The main finding is that the collective debt of independent retailers - hairdressers, nail bars and smaller shops - has jumped five times in just over a year from £500 million to £2.3 billion.
Amongst the report’s recommendations is the suggestion that the government should write off a proportion of the debt as without any other help or assistance the report predicts there will be a UK-wide wave of store closures and job losses occurring in the Autumn.
Bill Grimsey said: “Our high street independents have experienced a new-found appreciation during lockdown but they’ve also been forced to take on government backed loans, which they would not have normally been able to get because their balance sheets wouldn’t allow it.
“Now they’re struggling to manage a mountain of debt and need help.
“Many are teetering on the brink as a result and urgent support is required to stop a tsunami of closures coming.
“These businesses are the backbone of local communities who often put local people before making money - there is a really human side to this.
“People want their town centres and high streets to be places where they want to go for a reason that is unique and an element of that is independent businesses that provide that uniqueness.
He added: “Britain is at a crossroads and the pandemic has brought about sweeping changes that will make a decisive break with a traditional high street model.
“But we can’t build our way out of trouble. To unlock the potential of our high streets, we need to focus on people, partnerships and communities as well.
“That means protecting small businesses. It means supporting a new breed of digitally savvy entrepreneurs and making high streets a testbed for new thinking and it means promoting high standards and regulating key sectors such as hair and beauty.
“Britain needs a social recovery to lock in an economic one and our high streets should lead by example.”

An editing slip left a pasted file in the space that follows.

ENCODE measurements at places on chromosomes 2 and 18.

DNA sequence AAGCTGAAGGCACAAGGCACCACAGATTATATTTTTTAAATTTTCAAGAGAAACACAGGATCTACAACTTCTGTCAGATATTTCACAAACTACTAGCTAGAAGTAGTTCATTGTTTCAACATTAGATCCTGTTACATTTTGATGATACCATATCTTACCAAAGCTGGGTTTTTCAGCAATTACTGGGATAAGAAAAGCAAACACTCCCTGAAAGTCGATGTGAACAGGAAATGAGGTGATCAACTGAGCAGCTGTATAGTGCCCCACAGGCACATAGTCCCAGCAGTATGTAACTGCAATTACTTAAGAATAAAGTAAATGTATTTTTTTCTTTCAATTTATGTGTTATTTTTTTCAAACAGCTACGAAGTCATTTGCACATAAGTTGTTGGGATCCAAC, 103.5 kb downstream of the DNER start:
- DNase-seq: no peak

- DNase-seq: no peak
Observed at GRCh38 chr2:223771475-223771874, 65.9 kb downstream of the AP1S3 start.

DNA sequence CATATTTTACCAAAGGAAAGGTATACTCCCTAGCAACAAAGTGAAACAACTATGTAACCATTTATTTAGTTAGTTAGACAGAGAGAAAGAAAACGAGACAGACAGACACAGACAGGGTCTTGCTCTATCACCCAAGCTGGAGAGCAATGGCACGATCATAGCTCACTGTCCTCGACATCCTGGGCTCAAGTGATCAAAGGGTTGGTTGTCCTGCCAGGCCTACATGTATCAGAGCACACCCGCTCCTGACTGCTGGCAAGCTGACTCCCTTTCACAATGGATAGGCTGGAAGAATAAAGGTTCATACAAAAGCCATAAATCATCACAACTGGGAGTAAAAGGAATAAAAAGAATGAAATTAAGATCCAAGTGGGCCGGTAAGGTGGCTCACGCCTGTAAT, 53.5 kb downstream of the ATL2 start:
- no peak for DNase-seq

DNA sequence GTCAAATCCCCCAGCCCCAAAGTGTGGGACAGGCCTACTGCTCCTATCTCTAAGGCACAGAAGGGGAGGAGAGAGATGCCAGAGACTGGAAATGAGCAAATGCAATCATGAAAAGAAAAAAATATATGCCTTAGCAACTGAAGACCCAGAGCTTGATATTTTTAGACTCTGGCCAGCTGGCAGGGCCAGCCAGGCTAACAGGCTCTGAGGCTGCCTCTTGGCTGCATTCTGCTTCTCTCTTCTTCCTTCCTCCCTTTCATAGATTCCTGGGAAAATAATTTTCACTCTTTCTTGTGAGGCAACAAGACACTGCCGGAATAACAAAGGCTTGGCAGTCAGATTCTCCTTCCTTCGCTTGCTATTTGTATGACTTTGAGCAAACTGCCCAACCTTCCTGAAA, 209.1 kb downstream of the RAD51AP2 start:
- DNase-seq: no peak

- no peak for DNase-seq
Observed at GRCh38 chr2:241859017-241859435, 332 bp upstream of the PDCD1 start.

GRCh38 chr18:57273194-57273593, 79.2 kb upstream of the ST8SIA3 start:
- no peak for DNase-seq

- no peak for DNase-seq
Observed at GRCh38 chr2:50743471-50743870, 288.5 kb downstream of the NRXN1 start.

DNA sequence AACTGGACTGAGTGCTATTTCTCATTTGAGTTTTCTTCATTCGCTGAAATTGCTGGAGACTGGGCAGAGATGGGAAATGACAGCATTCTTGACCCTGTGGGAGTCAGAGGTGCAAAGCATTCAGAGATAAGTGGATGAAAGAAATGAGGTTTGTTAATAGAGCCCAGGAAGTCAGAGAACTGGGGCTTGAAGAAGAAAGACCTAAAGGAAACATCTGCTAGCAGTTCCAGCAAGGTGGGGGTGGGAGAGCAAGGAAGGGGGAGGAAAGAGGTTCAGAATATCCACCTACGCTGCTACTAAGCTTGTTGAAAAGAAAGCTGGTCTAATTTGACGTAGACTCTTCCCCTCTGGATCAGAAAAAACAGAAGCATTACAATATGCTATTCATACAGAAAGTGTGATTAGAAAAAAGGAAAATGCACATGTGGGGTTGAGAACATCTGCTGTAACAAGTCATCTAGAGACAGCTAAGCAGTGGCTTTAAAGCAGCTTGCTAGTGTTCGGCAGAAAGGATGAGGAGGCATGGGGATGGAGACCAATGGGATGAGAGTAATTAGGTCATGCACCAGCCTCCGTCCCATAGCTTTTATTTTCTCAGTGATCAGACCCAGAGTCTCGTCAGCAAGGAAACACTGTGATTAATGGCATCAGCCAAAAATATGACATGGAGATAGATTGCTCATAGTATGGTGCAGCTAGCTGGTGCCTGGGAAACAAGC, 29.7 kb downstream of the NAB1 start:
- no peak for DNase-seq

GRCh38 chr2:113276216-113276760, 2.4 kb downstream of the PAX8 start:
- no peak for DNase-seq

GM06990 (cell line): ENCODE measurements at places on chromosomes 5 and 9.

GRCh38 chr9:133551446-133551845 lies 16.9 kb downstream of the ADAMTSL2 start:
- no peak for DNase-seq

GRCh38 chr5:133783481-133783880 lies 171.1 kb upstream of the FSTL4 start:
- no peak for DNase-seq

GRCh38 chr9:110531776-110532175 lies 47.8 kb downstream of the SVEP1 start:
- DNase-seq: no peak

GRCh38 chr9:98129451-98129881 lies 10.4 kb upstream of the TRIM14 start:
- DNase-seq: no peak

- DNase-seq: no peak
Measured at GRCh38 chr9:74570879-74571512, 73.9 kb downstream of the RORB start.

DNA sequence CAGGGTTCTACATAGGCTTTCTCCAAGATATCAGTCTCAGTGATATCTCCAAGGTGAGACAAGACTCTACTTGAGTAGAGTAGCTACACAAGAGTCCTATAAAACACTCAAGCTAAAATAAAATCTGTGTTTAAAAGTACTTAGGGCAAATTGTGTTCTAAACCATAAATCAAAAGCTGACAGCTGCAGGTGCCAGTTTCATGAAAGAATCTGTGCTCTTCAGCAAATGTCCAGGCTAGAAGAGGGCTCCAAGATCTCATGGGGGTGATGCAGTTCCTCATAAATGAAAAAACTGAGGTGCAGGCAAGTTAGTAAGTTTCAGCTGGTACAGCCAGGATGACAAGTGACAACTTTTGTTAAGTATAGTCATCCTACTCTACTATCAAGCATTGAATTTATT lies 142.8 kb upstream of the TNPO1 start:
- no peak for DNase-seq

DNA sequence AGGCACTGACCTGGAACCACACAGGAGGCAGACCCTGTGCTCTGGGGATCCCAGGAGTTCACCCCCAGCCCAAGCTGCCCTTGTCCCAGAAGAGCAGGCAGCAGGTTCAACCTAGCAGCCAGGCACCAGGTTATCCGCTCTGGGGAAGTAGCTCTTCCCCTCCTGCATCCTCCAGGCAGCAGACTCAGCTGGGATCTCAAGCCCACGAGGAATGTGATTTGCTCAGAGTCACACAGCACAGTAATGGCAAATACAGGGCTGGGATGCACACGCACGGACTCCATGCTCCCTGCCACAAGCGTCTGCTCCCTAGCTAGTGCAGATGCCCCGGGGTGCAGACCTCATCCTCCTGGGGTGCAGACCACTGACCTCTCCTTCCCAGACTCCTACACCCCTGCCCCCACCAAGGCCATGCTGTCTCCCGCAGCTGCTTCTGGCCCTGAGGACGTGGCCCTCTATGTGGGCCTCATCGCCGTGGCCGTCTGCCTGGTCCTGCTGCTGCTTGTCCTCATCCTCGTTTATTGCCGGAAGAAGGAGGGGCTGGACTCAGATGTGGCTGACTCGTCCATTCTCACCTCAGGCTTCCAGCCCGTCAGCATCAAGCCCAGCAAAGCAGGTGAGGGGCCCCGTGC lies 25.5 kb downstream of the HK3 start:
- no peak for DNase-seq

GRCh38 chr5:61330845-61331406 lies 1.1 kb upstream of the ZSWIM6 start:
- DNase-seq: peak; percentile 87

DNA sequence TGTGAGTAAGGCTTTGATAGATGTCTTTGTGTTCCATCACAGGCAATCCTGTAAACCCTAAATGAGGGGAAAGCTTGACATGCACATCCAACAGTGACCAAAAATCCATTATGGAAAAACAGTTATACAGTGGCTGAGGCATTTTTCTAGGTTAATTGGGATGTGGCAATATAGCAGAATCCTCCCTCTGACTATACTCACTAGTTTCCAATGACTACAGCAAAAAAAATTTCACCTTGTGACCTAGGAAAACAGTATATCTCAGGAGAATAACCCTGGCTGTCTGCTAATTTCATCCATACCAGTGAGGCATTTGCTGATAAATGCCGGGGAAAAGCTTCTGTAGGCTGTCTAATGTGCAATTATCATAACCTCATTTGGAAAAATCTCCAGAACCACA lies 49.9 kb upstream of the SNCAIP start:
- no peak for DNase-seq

The report found that smaller independent hairdressers, barbers and beauty salons were among the hardest hit with collective debts equal to £300 million - approximately six times more than before the pandemic.
The authors reviewed the published accounts of every UK independent business across the retail, services and hospitality sectors with total assets of £250,000 or less.
They estimated that at least a third of the businesses that qualified as small independents were facing defaults.
They projected that 49,000 of the 145,941 independent businesses in the study were at risk of default from not being able to pay off their bounce back loan scheme borrowing.
Bill Grimsey said: “The French government is already working on a debt write-off policy to save their small businesses from being crushed by debt and we need to do the same to save thousands.”
This proposed debt write-off solution would be funded by the £2 billion that large retailers such as Tesco, Sainsbury’s and B&M had returned to the government when they handed back their business rates relief.
With the first repayments for bounce back loans and CBILS beginning last month and furlough payments also beginning to reduce, trading is also being hampered by increasing numbers of Covid-19 cases and self isolation for customers and staff alike.
Other measures of support suggested by the report include giving small businesses classed as “non-essential” a business rates holiday until April 2022 and to allow them to further defer their VAT, PAYE and national insurance contributions in order to help their survival chances.
Independent retailers, shops and hospitality businesses are indicative of the rest of the economy.
Individually they might not generate as much turnover or income as bigger businesses but collectively they combine to form a major piece of the UK’s economic lifeblood as well as being anchors within their own community.
If they’re in distress then the damage affects not only the business owners and directors but also their local area and their sector.
The warnings from experts like Bill Grimsey not only match our own findings from earlier this year about the threat that bounce back loan debt defaults pose but also underline how important it is for businesses to act if they’re under pressure.
There is a narrowing window of opportunity for companies to act before the end of September when various changes occur that will make the environment from October onwards far trickier to make the essential and necessary changes they need to give themselves the best chance of revival and renewal.
Get in touch with us to arrange a free initial consultation with an expert advisor who will be able to let you know which options are available to you - right now.